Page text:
“I came to London to study English in 1987 June. When I arrived, I was held at Heatrow Airport for three hours. They did not tell me the reason for waiting. I was afraid that they would send me back. Too much embarrassment to family and friends. After that, they stamped my passport and gave me six months. I started my study. Every time my visa expired, I went to Croydon and extended it. I stayed in London in total two years and nine months all the time with a student visa. During this time I never left UK. I simply could not face another fear of detention. (Mr. H. Bosnak 1990).
Currently, if anyone is wrongly detained, there is no court action against it, but if police makes a wrongful arrest, one can sue the police. After long hours of wrong detention and humiliation they would advise you that you could make a complaint. If you do, 6 months later you will receive a half-baked answer like this “...when you arrived, the immigration officer (no name) was not satisfied immediately, and he felt that further enquiries were necessary before a properly informed decision could be taken.. once the enquiries were completed, the immigration officer was satisfied that you are given entry.. ”
“I got married to a Scottish wife and given one year leave to enter. I decided to go on holiday to Australia, and stayed there one month. When I came back as a returning resident before my visa expired, I was held four hours at Heatrow Airport without any reason. At the end, my Scottish wife came to the Airport and I was released without any explanation. I was scare to death in case they separate me from my family forever. Now, I have indefinite leave to remain. Immigration denies everything I have been raised to believe; such as family, religion, community. (Mr. R. Sezgin 1984).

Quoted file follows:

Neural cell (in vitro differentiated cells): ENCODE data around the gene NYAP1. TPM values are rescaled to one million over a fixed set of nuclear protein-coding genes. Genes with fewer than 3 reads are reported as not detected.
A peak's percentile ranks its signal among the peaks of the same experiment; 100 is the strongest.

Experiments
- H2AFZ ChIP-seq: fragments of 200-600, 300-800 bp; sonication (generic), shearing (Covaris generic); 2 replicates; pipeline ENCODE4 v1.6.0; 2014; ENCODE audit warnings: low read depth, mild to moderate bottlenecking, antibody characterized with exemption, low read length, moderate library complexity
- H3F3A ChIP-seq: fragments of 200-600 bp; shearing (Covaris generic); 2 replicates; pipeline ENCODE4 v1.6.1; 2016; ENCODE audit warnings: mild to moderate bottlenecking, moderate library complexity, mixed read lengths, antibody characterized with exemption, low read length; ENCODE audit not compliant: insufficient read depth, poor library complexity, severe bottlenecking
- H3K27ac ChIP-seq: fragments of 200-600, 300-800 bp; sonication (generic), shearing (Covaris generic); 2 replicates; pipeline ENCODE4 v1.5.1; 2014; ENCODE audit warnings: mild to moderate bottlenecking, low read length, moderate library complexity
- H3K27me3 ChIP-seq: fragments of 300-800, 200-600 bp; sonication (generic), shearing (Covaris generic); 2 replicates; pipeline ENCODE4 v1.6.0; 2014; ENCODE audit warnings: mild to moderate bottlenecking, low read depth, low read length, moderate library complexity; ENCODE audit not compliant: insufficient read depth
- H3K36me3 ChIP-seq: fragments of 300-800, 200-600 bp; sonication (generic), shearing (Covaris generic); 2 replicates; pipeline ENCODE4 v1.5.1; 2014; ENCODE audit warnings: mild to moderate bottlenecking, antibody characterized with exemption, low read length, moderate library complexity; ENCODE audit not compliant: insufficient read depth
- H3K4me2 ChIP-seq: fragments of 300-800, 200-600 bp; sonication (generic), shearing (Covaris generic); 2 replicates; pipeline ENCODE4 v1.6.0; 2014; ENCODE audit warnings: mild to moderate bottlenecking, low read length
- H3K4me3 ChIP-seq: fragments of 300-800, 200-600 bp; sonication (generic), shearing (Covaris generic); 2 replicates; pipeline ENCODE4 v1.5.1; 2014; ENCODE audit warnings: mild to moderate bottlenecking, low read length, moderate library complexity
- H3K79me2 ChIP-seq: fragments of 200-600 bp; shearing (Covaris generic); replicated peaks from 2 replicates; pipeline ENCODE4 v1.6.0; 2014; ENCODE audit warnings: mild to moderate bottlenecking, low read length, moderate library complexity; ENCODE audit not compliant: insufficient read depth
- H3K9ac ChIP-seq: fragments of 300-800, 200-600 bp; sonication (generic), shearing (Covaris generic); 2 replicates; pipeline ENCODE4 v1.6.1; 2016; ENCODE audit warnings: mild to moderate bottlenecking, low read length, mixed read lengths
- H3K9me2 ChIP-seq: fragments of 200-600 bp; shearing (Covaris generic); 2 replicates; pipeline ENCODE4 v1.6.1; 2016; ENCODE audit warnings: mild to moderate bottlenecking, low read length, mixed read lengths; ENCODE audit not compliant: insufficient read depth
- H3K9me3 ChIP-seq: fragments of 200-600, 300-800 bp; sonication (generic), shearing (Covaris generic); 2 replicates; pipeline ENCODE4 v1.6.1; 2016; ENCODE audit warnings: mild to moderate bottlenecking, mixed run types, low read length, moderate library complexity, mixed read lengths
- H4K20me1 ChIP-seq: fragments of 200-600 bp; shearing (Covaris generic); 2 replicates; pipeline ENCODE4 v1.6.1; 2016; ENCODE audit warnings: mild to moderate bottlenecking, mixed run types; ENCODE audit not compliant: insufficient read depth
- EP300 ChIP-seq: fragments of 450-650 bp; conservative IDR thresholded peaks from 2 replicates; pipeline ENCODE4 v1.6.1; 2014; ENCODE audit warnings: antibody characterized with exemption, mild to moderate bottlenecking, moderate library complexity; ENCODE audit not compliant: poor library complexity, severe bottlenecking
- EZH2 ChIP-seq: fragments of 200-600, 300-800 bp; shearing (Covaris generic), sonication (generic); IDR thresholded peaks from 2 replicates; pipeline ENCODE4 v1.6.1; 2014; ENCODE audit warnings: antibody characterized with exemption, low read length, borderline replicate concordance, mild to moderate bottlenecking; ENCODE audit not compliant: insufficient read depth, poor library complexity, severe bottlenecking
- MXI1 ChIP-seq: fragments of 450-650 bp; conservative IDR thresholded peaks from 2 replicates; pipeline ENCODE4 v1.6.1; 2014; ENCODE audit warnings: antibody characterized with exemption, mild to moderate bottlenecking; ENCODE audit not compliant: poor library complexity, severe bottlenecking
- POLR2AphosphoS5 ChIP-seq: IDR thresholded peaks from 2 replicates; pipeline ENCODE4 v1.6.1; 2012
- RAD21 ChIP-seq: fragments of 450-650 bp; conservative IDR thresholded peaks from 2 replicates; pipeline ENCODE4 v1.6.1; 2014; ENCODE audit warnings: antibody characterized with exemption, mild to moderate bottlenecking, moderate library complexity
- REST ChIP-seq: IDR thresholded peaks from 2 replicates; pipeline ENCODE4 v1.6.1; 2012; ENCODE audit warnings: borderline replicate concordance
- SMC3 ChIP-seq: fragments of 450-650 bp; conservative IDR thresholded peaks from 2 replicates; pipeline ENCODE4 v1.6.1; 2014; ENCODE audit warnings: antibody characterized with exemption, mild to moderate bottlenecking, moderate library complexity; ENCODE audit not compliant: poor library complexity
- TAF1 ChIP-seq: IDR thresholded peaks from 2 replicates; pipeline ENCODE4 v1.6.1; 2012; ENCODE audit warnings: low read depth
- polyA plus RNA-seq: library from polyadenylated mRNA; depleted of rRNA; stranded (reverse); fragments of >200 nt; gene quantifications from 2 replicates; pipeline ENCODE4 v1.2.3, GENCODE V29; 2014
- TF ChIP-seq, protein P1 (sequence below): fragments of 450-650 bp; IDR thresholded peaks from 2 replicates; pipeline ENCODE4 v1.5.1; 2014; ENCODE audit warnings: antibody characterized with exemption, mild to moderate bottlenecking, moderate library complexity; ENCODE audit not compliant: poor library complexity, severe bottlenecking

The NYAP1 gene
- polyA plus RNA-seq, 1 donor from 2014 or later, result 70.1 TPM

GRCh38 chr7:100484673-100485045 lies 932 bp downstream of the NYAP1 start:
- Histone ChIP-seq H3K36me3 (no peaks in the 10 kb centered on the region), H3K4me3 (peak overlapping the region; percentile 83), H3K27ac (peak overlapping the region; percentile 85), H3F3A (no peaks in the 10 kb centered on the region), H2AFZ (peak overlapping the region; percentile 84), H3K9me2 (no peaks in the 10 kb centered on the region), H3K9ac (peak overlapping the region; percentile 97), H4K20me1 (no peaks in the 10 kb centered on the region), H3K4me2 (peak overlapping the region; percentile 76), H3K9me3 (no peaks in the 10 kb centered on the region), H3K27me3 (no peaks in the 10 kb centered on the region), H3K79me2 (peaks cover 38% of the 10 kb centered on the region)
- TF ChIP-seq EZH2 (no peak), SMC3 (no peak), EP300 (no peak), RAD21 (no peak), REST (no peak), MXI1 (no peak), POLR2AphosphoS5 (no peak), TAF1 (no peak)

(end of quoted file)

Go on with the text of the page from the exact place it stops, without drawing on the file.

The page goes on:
They also occasionally do passport and visa checks at the aircraft gate in a very aggressive and bullying manner as well as in immigration hall. Those are strictly the aircrafts coming from poor third world countries that immigration thinks they are likely to be sub-human. If anyone complaints about double passport control and reason, all he/she gets the answer like this “we just make sure that everything is in order.” No appeal, no trial, no nothing!
However, the fact remains that the immigration and nationality laws can in no way be described as ‘firm but fair’. Whilst it is self-evident that any society needs to provide legal guidelines regarding immigration, to be acceptable these must be fair. As such the guidelines should be clear, with no room for arbitrary decision-making; they should be applied indiscriminately, irrespective of race or colour; and they should be applied in such a way that they do not adversely affect the well being of law-abiding citizens, however recently they may have attained the privileges of citizenship. The fact that this is not the case is a source of concern, and the fact that the Asian community has been particularly badly affected points to an inherent racism in both the law and the manner in which it is being applied.
It is clear that the institutionalised state-sanctioned racism, which has been a central tenet of British Immigration and Nationality Legislation throughout the twentieth century, lays the foundation for foreigners to be treated as second class citizens in Britain. Very few white people, except those active in fighting racism, are willing to believe the descriptions of contemporary reality offered by blacks. There is a growing and deep-rooted mistrust of the forces of law and order. In some instances normally law-abiding people have felt compelled to contravene the legislation.
Ironically, during the debate of Asylum and Immigration Appeals Bill of autumn 1992, opposition spokesman Tony Blair argued that the new proposals were too harsh and that the priority given to weeding out false claims might well prejudice genuine claims. The time limits imposed in the appeals procedure were too tight and, as many visitors’ appeals were successful, it was unjust to abolish the right, especially as refused visitors would have no redress against the refusal being entered in their passport, which might then jeopardise future applications.